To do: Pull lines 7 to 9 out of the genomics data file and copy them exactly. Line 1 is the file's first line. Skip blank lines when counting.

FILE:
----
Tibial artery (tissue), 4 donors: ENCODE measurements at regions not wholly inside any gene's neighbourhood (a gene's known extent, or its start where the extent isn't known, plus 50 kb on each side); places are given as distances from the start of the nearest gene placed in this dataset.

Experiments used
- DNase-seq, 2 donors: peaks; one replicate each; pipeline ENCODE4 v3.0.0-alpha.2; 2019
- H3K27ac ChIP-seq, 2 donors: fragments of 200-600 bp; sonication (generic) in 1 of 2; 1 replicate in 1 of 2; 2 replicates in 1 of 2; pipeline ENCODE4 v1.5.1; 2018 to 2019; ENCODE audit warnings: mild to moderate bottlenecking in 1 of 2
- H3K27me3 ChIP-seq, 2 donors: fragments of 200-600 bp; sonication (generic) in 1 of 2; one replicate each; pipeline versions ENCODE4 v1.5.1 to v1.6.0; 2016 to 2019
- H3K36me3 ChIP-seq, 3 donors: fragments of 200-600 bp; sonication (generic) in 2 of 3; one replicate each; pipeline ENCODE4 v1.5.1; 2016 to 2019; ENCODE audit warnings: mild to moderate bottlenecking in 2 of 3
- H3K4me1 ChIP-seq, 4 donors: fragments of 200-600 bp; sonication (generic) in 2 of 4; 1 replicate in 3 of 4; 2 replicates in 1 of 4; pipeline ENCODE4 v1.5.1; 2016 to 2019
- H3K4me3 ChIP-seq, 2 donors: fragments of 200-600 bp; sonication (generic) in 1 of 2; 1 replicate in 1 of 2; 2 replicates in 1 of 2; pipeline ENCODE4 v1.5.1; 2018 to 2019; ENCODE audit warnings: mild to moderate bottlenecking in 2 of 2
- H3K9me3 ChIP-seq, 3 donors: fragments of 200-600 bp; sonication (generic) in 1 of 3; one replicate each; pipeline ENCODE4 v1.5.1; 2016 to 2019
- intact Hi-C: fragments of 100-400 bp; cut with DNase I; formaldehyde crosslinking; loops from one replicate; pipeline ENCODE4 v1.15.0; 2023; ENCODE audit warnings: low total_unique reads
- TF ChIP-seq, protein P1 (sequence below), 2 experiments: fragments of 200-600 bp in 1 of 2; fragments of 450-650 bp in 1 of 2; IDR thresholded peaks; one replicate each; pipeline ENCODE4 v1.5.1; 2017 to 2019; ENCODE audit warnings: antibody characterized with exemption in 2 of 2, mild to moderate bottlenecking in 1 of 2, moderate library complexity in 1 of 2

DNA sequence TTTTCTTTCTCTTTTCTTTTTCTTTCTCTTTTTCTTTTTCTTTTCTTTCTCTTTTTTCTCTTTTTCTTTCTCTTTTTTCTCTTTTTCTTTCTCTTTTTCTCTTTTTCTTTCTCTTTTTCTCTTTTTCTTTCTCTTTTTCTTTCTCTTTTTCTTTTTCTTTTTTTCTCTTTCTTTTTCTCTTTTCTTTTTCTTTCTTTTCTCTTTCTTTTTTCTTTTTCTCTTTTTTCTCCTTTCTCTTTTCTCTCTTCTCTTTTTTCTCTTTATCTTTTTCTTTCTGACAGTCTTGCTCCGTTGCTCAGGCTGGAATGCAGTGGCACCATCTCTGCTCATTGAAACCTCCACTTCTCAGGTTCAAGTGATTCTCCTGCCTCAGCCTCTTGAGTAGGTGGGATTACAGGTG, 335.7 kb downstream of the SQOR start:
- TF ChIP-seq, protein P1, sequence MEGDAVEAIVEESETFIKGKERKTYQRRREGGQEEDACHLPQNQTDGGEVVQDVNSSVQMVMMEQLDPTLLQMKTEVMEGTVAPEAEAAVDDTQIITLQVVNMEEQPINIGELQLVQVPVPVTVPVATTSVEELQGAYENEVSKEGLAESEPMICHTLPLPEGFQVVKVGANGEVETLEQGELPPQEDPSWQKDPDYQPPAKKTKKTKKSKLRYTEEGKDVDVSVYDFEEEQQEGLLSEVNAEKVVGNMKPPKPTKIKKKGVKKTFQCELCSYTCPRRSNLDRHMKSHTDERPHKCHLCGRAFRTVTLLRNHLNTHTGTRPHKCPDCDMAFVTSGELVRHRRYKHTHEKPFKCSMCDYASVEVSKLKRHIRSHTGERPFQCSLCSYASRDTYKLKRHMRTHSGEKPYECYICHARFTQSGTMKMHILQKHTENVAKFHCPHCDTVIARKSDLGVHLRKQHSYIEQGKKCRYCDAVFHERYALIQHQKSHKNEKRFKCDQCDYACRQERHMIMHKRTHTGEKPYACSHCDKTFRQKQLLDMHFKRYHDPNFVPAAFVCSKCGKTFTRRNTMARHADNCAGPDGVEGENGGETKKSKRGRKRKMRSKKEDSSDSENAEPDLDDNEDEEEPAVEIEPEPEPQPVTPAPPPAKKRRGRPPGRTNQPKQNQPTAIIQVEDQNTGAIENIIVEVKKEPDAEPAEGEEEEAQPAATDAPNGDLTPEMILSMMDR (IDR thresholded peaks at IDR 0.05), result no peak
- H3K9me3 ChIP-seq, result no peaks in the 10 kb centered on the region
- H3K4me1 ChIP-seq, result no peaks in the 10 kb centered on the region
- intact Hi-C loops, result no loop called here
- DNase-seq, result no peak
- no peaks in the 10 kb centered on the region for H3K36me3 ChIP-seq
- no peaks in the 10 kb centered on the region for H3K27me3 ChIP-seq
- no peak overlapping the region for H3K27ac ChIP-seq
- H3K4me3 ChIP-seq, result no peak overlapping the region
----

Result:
- H3K4me1 ChIP-seq, 4 donors: fragments of 200-600 bp; sonication (generic) in 2 of 4; 1 replicate in 3 of 4; 2 replicates in 1 of 4; pipeline ENCODE4 v1.5.1; 2016 to 2019
- H3K4me3 ChIP-seq, 2 donors: fragments of 200-600 bp; sonication (generic) in 1 of 2; 1 replicate in 1 of 2; 2 replicates in 1 of 2; pipeline ENCODE4 v1.5.1; 2018 to 2019; ENCODE audit warnings: mild to moderate bottlenecking in 2 of 2
- H3K9me3 ChIP-seq, 3 donors: fragments of 200-600 bp; sonication (generic) in 1 of 3; one replicate each; pipeline ENCODE4 v1.5.1; 2016 to 2019